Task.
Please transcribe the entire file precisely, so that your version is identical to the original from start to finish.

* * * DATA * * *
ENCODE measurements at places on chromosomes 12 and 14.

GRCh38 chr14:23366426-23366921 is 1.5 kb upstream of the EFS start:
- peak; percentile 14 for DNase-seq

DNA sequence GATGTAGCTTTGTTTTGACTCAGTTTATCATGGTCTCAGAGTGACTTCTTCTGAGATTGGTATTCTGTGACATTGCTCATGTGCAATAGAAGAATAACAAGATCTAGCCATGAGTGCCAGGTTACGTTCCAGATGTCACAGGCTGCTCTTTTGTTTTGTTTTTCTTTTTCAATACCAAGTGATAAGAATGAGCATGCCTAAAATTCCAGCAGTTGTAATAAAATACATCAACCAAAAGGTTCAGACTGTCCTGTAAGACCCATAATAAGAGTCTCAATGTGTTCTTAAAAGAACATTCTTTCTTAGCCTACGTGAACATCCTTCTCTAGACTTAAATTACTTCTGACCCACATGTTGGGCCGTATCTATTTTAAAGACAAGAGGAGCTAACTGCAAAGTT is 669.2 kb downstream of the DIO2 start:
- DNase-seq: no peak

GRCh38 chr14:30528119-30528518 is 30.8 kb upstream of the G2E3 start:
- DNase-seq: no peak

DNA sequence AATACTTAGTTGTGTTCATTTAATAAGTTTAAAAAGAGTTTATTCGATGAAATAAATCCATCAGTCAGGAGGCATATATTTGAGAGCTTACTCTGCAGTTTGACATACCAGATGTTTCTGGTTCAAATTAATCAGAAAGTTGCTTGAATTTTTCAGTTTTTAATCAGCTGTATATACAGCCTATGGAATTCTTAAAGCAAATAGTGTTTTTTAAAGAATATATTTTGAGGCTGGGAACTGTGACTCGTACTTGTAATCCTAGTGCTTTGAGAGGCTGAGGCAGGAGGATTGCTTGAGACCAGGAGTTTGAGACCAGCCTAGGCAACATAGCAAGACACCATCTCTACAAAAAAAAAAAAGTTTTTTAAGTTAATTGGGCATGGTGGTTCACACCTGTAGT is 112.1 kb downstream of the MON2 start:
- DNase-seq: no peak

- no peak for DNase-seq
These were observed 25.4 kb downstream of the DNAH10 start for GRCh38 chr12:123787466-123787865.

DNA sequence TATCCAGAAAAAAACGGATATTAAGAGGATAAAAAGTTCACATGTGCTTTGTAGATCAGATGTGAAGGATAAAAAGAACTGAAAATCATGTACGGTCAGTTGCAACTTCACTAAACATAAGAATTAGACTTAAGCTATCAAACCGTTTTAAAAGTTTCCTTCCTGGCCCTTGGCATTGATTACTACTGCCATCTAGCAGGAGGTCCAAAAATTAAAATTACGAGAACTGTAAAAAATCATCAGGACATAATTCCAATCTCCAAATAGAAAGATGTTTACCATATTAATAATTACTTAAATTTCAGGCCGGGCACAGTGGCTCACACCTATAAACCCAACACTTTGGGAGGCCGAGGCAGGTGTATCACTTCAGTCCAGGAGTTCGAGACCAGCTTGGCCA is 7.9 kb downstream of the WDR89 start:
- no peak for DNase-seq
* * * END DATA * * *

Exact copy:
ENCODE measurements at places on chromosomes 12 and 14.

GRCh38 chr14:23366426-23366921 is 1.5 kb upstream of the EFS start:
- peak; percentile 14 for DNase-seq

DNA sequence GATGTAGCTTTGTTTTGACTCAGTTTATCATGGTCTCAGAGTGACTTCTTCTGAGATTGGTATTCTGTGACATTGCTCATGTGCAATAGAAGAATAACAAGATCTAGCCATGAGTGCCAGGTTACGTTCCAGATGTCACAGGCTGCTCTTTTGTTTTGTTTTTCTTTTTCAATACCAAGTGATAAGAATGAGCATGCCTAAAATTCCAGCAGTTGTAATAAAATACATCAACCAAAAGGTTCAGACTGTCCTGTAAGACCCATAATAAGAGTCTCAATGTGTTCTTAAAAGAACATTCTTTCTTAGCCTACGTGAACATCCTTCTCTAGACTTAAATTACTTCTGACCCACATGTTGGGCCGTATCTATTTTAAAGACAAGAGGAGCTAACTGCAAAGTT is 669.2 kb downstream of the DIO2 start:
- DNase-seq: no peak

GRCh38 chr14:30528119-30528518 is 30.8 kb upstream of the G2E3 start:
- DNase-seq: no peak

DNA sequence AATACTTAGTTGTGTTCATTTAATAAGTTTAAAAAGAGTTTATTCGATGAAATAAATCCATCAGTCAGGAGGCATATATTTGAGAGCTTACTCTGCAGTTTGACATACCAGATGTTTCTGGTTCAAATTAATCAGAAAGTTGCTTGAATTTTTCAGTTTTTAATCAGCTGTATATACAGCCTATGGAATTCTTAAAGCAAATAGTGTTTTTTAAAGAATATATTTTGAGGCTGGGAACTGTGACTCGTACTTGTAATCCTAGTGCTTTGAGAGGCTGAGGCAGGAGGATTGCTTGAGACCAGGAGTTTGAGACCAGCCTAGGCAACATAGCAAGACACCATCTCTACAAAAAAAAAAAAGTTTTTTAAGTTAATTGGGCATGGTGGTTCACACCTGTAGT is 112.1 kb downstream of the MON2 start:
- DNase-seq: no peak

- no peak for DNase-seq
These were observed 25.4 kb downstream of the DNAH10 start for GRCh38 chr12:123787466-123787865.

DNA sequence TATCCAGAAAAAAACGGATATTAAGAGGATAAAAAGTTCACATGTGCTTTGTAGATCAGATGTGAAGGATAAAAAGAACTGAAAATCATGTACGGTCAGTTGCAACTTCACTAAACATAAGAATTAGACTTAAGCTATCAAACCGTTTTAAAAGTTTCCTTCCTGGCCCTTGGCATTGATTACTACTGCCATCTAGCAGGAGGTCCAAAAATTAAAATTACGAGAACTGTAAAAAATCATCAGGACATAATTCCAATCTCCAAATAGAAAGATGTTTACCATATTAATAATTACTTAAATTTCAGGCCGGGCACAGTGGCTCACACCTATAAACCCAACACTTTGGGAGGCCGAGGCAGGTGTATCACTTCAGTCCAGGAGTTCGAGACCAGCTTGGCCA is 7.9 kb downstream of the WDR89 start:
- no peak for DNase-seq